Associate Professor of Art History

Fine Arts Commons 206

Kari Shepherdson-Scott specializes in Japanese visual culture from the nineteenth and twentieth-century, focusing on the visual expression of national identity, empire, war, and memory. Her work on Japanese images of occupied Manchuria during the 1930s and early 1940s has been recognized by the Fulbright Japan-United States Educational Commission, the Social Science Research Council, and the Social Sciences and Humanities Research Council of Canada. These projects include research on the art photographer Fuchikami Hakuyō and his colleagues of the Manchuria Photographic Artists Association (Manshū shashin sakka kyōkai), examining their relationship to soft power diplomacy in America in 1933, abstracted narratives of war in the late 1930s, and the role they played in aesthetic nostalgia in postwar Japan.  She also has explored how the traumatic memory of the Great Kantō Earthquake informed war media designed to ready Japanese civilians and spaces for incendiary bombing in the late 1930s. Building on an interest in war, media, and mobilization, she is currently researching battle panoramas constructed during the first years of the Second Sino-Japanese War (1937-1945).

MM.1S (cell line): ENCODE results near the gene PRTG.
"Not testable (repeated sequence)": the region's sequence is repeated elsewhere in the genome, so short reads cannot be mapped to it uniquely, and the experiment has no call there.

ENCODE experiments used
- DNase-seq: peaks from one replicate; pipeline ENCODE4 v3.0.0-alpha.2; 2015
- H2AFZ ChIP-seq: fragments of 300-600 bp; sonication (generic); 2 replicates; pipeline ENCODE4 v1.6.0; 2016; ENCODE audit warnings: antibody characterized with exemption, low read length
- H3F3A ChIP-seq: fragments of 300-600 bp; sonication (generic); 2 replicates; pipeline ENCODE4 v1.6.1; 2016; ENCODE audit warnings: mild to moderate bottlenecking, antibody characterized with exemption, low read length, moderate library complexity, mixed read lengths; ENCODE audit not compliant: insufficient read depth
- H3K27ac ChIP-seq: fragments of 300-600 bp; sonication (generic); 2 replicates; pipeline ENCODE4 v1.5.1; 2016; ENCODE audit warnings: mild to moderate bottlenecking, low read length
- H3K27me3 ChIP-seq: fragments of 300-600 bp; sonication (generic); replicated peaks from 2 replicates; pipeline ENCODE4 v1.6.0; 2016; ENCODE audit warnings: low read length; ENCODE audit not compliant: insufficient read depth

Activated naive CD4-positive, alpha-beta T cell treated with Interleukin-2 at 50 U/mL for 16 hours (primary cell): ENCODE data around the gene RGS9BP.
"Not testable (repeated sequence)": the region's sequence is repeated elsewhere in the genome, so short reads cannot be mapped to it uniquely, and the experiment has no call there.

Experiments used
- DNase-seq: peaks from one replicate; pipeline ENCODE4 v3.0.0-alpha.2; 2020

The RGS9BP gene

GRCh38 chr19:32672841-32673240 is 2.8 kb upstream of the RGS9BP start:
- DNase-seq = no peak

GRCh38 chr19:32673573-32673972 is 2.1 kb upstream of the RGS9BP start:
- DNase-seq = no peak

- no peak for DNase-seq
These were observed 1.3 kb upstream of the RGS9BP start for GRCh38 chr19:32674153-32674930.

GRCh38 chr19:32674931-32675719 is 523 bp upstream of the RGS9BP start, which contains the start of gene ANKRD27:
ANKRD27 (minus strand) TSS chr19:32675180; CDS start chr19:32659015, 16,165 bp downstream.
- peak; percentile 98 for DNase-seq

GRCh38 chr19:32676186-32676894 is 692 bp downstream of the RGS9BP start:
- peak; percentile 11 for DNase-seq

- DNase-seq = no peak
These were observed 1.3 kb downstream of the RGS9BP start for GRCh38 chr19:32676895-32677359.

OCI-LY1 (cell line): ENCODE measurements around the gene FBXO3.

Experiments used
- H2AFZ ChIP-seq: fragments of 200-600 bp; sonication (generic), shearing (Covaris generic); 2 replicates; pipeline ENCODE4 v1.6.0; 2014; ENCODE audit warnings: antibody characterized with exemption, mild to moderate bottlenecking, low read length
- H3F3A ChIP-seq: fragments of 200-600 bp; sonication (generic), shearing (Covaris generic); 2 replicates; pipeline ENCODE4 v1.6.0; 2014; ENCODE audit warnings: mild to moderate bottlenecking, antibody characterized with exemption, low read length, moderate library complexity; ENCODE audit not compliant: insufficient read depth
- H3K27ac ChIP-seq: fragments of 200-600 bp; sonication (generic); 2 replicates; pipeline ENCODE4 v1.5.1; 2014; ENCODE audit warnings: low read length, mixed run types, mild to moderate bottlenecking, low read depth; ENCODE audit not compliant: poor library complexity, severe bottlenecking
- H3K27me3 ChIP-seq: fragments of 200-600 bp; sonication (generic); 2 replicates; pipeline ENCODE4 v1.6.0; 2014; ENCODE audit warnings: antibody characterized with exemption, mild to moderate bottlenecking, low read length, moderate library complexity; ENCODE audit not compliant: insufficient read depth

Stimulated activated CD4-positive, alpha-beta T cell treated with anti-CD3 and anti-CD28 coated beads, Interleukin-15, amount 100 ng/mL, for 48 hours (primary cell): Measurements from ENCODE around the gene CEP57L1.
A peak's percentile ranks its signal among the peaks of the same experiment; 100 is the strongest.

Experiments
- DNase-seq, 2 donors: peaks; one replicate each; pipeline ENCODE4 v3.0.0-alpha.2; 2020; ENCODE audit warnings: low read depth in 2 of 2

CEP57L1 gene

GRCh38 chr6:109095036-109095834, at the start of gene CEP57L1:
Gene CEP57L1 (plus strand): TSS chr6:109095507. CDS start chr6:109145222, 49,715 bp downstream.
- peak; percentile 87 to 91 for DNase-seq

While her research focuses on modern practices in Japan, she teaches more broadly in visual culture and all periods of Japanese and Chinese art. Course offerings include:

Introduction to Visual Culture

Art of the East I: China

Art of the East II: Japan

Making Sacred: Religious Images and Spaces in Asia

Japan and the (Inter)National Modern

Embodiment and Subjectivity in Later Chinese Art


“Race behind the Walls: Contact and Containment in Japanese Images of Urban Manchuria.” Christopher Hanscom and Dennis Washburn, eds. The Affect of Difference: Representations of Race in East Asian Empires. Honolulu: University of Hawai’i Press, 2016: 180-206.

“Toward an ‘Unburnable City’: Reimagining the Urban Landscape in 1930s Japanese Media,” Journal of Urban History Vol. 42, no.3 (Theme issue: Japanese Cities in Global Context) (May 2016): 582-603.

“Conflicting Politics and Contesting Borders: Exhibiting (Japanese) Manchuria at the Chicago World Fair, 1933-34.”Journal of Asian Studies 74, No. 03 (August 2015): 539-564.

“A Legacy of Persuasion: Japanese Photography and the Artful Politics of Remembering Manchuria,” Journal of Decorative and Propaganda Arts, Issue 27 (Theme issue: Souvenirs and Objects of Remembrance) (2015): 124-147.

“Fuchikami Hakuyō’s Evening Sun: Manchuria, Memory, and the Aesthetic Abstraction of War.” Ming Tiampo, Louisa McDonald, Asato Ikeda, eds. Art and War in Japan and Its Empire, 1931-1960. Leiden; Boston: Brill, 2013: 275-291.


“Art Photography, Industry, and Empire: Japanese Soft Power in America, 1933-34,”Art History

“Entertaining War: Spectacle and the ‘Capture of Wuhan’ Battle Panorama of 1939,” The Art Bulletin